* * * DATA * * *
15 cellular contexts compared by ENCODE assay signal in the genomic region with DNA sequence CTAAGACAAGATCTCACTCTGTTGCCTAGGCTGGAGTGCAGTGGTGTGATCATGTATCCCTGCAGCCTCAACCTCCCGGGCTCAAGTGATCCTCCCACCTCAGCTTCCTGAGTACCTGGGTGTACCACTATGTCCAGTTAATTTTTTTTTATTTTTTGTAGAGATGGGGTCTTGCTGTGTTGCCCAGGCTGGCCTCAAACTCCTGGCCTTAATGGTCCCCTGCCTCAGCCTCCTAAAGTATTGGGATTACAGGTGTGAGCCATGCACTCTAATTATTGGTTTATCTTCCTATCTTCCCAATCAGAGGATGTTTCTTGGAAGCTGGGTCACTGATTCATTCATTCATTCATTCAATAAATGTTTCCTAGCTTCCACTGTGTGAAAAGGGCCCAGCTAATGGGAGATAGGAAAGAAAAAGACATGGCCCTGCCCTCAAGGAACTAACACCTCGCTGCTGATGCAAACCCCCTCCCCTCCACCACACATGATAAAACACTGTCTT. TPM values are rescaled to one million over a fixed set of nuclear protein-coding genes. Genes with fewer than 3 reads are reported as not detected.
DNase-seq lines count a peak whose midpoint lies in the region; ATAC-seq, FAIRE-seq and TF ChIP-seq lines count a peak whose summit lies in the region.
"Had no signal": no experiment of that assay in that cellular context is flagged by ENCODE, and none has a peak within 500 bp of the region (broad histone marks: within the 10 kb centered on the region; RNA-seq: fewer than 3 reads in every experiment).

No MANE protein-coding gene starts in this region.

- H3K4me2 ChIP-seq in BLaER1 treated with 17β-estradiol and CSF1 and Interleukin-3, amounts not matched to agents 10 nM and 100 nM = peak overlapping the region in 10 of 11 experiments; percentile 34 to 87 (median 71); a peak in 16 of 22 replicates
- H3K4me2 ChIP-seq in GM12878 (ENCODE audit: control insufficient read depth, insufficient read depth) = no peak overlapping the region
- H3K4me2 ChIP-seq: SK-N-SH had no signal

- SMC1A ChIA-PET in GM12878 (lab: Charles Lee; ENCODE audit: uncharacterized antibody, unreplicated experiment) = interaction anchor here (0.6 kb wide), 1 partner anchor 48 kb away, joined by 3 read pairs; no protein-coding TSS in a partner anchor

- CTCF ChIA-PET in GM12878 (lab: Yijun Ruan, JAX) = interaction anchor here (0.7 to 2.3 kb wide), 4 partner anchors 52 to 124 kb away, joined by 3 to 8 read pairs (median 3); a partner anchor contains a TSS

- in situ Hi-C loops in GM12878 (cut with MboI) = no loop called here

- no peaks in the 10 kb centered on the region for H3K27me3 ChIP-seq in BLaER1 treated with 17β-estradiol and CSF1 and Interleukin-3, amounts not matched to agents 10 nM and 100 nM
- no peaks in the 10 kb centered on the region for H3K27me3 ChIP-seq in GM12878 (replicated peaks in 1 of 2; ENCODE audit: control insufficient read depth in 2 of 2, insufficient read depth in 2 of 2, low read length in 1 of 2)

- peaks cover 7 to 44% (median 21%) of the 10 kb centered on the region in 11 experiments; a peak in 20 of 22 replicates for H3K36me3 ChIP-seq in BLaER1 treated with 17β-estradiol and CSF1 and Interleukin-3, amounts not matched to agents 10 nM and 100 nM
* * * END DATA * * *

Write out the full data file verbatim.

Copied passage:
15 cellular contexts compared by ENCODE assay signal in the genomic region with DNA sequence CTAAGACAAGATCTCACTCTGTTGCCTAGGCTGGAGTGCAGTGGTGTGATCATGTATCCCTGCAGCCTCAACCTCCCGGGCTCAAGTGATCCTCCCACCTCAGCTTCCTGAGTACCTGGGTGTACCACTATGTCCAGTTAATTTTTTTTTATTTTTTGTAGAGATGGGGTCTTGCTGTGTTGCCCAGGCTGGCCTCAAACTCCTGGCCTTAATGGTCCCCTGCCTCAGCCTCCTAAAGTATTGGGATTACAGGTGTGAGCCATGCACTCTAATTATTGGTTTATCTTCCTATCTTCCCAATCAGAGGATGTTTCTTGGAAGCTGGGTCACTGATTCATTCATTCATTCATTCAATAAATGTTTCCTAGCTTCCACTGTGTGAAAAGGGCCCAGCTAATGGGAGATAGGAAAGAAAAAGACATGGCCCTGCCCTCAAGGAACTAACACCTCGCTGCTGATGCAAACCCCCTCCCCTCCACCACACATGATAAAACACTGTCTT. TPM values are rescaled to one million over a fixed set of nuclear protein-coding genes. Genes with fewer than 3 reads are reported as not detected.
DNase-seq lines count a peak whose midpoint lies in the region; ATAC-seq, FAIRE-seq and TF ChIP-seq lines count a peak whose summit lies in the region.
"Had no signal": no experiment of that assay in that cellular context is flagged by ENCODE, and none has a peak within 500 bp of the region (broad histone marks: within the 10 kb centered on the region; RNA-seq: fewer than 3 reads in every experiment).

No MANE protein-coding gene starts in this region.

- H3K4me2 ChIP-seq in BLaER1 treated with 17β-estradiol and CSF1 and Interleukin-3, amounts not matched to agents 10 nM and 100 nM = peak overlapping the region in 10 of 11 experiments; percentile 34 to 87 (median 71); a peak in 16 of 22 replicates
- H3K4me2 ChIP-seq in GM12878 (ENCODE audit: control insufficient read depth, insufficient read depth) = no peak overlapping the region
- H3K4me2 ChIP-seq: SK-N-SH had no signal

- SMC1A ChIA-PET in GM12878 (lab: Charles Lee; ENCODE audit: uncharacterized antibody, unreplicated experiment) = interaction anchor here (0.6 kb wide), 1 partner anchor 48 kb away, joined by 3 read pairs; no protein-coding TSS in a partner anchor

- CTCF ChIA-PET in GM12878 (lab: Yijun Ruan, JAX) = interaction anchor here (0.7 to 2.3 kb wide), 4 partner anchors 52 to 124 kb away, joined by 3 to 8 read pairs (median 3); a partner anchor contains a TSS

- in situ Hi-C loops in GM12878 (cut with MboI) = no loop called here

- no peaks in the 10 kb centered on the region for H3K27me3 ChIP-seq in BLaER1 treated with 17β-estradiol and CSF1 and Interleukin-3, amounts not matched to agents 10 nM and 100 nM
- no peaks in the 10 kb centered on the region for H3K27me3 ChIP-seq in GM12878 (replicated peaks in 1 of 2; ENCODE audit: control insufficient read depth in 2 of 2, insufficient read depth in 2 of 2, low read length in 1 of 2)

- peaks cover 7 to 44% (median 21%) of the 10 kb centered on the region in 11 experiments; a peak in 20 of 22 replicates for H3K36me3 ChIP-seq in BLaER1 treated with 17β-estradiol and CSF1 and Interleukin-3, amounts not matched to agents 10 nM and 100 nM